Benefits of Alpha-GOS®

There are several known ways in which Alpha-GOS® and other similar GOS compounds are known to impact human health. GOS fermentation in the large intestine produces butyrate and propionate, both of which are beneficial to host immune function.[13] Propionate has even been shown to be anti-inflammatory to human colon cancer cells.[14]

Alpha-GOS® also aids in producing short-chain fatty acids (SCFAs), which are associated with reduced cancer risk, improved bowel movements, reduced inflammation from IBD, and increased mineral absorption.[15] As a prebiotic, Alpha-GOS® suppresses growth of the harmful bacteria Clostridium, and promotes growth of the beneficial bacteria Bifidobacterium and Lactobacillus.[16]

Thus, including Alpha-GOS® in probiotic formulas is a safe and effective way to promote beneficial gut flora and improve overall health. For more information on Bifidobacterium and Lactobacillus, see Sanesco’s blog post on these two bacteria and their impact on human health.

References:

[1] Guo, M., Wu, F., Hao, G., Qi, Q., Li, R., Li, N., … Chai, T. (2017). Bacillus subtilis Improves Immunity and Disease Resistance in Rabbits. Frontiers in Immunology, 8, 354. http://doi.org/10.3389/fimmu.2017.00354

[2] Guo, Ibid.

[3] Martinez-Villaluenga, C., Frias, J., & Vidal-Valverde, C. (2008). Alpha-galactosides: antinutritional factors or functional ingredients?. Critical reviews in food science and nutrition, 48(4), 301-316.

[4] Macfarlane, G. T., Steed, H., & Macfarlane, S. (2008). Bacterial metabolism and health‐related effects of galacto‐oligosaccharides and other prebiotics. Journal of applied microbiology, 104(2), 305-344.

[5] Macfarlane, Ibid.

[6] Haarman, M., & Knol, J. (2005). Quantitative real-time PCR assays to identify and quantify fecal Bifidobacterium species in infants receiving a prebiotic infant formula. Applied and environmental microbiology, 71(5), 2318-2324.

[7] Martinez-Villaluenga, op. cit.

[8] AlphaGOS. (n.d.). Retrieved July 11, 2017, from http://www.alphagos.com/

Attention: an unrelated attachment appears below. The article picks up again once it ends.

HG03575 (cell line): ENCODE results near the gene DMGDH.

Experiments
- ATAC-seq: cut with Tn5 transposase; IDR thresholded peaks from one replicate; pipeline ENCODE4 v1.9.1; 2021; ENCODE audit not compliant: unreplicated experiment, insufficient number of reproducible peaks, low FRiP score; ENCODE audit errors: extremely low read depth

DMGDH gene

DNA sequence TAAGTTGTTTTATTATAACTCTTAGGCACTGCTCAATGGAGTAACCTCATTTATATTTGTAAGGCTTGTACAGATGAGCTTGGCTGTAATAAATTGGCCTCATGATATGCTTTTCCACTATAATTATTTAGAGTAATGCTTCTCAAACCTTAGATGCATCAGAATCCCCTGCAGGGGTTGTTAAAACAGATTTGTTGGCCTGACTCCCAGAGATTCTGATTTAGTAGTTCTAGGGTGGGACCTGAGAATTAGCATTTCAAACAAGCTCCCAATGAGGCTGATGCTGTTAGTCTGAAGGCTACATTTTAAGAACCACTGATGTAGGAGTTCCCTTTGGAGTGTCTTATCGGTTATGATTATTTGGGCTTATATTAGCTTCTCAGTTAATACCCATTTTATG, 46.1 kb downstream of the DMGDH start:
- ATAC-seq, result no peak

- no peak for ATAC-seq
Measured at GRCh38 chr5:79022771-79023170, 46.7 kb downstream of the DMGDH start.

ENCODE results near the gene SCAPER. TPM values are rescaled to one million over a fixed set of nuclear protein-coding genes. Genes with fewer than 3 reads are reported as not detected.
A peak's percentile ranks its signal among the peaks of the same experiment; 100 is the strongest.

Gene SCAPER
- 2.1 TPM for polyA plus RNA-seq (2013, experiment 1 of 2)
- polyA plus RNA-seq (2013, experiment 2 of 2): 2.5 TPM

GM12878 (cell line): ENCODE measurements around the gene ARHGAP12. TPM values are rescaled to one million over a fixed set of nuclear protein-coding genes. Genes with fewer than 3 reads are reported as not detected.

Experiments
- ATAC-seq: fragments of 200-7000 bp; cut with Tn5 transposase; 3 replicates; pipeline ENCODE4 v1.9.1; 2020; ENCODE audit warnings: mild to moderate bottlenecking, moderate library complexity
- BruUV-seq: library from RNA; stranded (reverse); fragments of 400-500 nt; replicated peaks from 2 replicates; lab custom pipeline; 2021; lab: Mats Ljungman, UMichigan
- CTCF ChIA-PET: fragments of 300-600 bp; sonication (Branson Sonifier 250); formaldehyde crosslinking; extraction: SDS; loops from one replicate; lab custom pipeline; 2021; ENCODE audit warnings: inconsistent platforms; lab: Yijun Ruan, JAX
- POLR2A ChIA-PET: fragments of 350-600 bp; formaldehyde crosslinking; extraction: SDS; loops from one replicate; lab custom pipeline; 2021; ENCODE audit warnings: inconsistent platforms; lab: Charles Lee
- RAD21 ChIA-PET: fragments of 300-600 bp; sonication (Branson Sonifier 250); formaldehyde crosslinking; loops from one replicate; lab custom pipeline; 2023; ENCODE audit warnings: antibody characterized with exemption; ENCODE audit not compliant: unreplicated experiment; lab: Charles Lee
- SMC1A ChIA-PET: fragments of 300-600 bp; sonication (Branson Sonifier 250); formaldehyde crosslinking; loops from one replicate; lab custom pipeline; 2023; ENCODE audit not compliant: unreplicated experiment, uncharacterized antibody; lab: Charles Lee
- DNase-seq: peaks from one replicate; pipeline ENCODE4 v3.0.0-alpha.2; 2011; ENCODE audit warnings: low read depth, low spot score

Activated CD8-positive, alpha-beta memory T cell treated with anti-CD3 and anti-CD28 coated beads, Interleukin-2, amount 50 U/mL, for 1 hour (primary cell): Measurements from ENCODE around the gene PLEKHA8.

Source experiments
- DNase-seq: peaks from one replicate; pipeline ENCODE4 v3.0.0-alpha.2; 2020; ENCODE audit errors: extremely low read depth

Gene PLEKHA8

[9] AlphaGOS, Ibid.

[10] Kruger, C., Beauchamp, N., Modeste, V., Morel-Despeisse, F., & Chappuis, E. (2017). Toxicological evaluation of alpha-galacto-oligosaccharides shows no adverse effects over a 90-day study in rats. Toxicology Research and Application, 1, 2397847317716402.

[11] AlphaGOS, op. cit.

[12] Kruger, op. cit.

[13] Sangwan, V., Tomar, S. K., Singh, R. R. B., Singh, A. K., & Ali, B. (2011). Galactooligosaccharides: novel components of designer foods. Journal of food science, 76(4).

[14] Nurmi, J. T., Puolakkainen, P. A., & Rautonen, N. E. (2005). Bifidobacterium Lactis sp. 420 up-regulates cyclooxygenase (Cox)-1 and down-regulates Cox-2 gene expression in a Caco-2 cell culture model. Nutrition and cancer, 51(1), 83-92.

[15] Sangwan, op. cit.

[16] Kruger, op. cit.

Clinical Contributor

Sophie Thompson

Sophie Thompson

Clinical Support Intern at Sanesco Health
Sophie recently obtained her degree in Biology from UNCA in Asheville. Born and raised in Asheville, her hobbies include painting, writing and spending quality time with her dog and her family.
Sophie Thompson

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    Disclaimer: The information provided is only intended to be general educational information to the public. It does not constitute medical advice. If you have specific questions about any medical matter or if you are suffering from any medical condition, you should consult your doctor or other professional healthcare provider.